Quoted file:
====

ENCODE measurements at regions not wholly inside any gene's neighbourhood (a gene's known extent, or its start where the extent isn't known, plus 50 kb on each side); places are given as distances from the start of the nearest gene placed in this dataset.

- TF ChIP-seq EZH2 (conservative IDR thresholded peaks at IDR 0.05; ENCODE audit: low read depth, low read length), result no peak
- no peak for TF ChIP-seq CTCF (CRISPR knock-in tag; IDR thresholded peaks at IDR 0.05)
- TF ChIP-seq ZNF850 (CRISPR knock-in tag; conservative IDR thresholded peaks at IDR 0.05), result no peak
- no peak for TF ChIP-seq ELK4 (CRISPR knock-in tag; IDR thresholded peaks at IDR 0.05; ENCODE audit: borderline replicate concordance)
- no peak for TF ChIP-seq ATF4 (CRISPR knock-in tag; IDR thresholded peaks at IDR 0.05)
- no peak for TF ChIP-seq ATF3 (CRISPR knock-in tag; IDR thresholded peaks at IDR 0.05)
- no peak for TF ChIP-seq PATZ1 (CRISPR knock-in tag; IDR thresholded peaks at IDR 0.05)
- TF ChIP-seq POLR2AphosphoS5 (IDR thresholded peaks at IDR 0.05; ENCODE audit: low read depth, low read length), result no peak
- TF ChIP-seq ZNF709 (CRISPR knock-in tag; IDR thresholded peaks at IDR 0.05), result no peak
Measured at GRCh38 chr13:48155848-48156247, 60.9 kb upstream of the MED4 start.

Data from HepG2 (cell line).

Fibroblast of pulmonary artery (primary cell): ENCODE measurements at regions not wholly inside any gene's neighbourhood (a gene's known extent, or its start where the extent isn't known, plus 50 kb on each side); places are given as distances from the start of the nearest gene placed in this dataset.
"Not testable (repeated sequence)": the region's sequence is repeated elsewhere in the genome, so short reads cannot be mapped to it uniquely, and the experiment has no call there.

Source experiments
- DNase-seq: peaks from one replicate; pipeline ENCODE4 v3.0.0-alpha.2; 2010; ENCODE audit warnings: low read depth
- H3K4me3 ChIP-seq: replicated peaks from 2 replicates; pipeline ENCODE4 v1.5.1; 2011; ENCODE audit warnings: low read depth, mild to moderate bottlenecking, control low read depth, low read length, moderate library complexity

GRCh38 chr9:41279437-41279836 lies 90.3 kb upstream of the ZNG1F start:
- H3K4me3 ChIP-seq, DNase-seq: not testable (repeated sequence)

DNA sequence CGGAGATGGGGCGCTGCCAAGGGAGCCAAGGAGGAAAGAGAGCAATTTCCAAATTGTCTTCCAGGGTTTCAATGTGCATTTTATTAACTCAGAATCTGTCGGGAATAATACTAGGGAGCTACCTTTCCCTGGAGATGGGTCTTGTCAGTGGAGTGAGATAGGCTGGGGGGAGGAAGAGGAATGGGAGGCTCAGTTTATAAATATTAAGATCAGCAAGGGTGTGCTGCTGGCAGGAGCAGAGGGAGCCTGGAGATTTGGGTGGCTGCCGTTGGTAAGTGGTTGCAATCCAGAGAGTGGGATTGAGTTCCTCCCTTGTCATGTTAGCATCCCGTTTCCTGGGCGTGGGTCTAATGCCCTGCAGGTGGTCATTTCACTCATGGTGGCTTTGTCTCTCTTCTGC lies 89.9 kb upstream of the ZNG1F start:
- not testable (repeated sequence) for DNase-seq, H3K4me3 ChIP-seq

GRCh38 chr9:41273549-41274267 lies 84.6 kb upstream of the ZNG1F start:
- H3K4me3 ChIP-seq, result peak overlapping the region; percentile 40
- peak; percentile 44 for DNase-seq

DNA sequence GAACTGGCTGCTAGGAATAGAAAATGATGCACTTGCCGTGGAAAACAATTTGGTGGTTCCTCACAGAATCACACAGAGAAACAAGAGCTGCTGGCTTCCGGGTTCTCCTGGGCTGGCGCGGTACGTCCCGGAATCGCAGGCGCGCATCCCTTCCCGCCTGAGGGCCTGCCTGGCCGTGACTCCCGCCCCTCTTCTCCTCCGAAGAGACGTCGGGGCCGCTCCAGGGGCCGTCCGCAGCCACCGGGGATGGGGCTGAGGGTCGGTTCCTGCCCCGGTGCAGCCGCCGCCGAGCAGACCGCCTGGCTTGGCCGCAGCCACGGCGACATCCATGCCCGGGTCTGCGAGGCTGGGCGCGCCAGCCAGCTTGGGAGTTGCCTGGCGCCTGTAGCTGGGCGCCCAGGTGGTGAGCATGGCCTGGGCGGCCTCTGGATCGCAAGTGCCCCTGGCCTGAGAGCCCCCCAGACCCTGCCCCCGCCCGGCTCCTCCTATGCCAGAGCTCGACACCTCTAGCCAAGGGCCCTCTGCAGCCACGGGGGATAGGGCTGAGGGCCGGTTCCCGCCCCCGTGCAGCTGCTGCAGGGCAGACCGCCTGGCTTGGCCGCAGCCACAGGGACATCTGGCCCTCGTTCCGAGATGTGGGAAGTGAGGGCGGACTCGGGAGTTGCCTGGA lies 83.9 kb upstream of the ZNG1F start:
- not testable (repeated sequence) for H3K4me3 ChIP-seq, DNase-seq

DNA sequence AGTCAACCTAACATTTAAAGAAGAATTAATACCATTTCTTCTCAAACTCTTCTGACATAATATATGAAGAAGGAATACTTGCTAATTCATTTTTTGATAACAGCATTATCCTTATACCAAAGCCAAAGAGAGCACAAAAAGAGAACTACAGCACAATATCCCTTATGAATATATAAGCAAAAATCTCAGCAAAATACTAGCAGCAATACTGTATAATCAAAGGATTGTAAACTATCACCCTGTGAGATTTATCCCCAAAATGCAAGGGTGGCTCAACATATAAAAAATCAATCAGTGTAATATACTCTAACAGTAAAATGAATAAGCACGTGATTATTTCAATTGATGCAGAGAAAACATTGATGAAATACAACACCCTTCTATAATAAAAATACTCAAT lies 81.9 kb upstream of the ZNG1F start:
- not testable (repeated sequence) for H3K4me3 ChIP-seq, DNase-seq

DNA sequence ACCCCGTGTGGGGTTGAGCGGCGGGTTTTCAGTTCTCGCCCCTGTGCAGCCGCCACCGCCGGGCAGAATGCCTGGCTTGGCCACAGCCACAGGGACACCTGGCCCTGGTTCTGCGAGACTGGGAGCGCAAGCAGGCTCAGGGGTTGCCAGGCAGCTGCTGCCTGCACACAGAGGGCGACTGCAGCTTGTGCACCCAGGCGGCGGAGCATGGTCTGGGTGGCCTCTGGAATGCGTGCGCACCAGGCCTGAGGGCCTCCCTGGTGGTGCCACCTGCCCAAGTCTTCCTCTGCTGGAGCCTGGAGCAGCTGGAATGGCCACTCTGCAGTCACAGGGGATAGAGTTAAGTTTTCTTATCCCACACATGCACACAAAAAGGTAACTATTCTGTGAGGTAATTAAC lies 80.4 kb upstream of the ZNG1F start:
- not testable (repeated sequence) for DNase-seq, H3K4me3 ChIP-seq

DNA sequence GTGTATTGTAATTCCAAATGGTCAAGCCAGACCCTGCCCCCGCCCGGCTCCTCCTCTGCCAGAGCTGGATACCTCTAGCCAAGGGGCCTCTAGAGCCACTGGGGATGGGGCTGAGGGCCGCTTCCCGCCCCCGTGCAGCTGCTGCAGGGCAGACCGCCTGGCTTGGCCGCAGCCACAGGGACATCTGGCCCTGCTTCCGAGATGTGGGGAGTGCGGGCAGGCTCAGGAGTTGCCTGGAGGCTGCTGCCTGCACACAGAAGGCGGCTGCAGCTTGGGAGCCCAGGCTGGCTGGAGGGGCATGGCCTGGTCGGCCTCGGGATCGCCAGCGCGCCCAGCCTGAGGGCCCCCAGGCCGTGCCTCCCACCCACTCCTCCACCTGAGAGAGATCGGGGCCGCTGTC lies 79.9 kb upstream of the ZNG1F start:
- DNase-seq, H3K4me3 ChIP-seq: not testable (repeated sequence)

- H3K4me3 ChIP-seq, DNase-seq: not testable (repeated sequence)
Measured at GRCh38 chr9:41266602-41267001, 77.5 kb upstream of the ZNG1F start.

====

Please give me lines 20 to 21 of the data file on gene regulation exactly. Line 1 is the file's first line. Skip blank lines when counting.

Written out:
DNA sequence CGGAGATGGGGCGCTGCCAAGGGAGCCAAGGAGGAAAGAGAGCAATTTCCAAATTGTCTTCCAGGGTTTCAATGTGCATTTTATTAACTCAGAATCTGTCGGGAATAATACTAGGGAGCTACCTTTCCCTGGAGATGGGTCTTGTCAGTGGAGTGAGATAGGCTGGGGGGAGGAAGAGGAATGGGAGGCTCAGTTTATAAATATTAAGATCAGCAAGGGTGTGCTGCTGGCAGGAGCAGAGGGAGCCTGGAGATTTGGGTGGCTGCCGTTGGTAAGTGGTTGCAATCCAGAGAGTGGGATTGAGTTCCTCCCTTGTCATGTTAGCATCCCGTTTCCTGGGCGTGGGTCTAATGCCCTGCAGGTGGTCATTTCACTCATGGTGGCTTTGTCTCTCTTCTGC lies 89.9 kb upstream of the ZNG1F start:
- not testable (repeated sequence) for DNase-seq, H3K4me3 ChIP-seq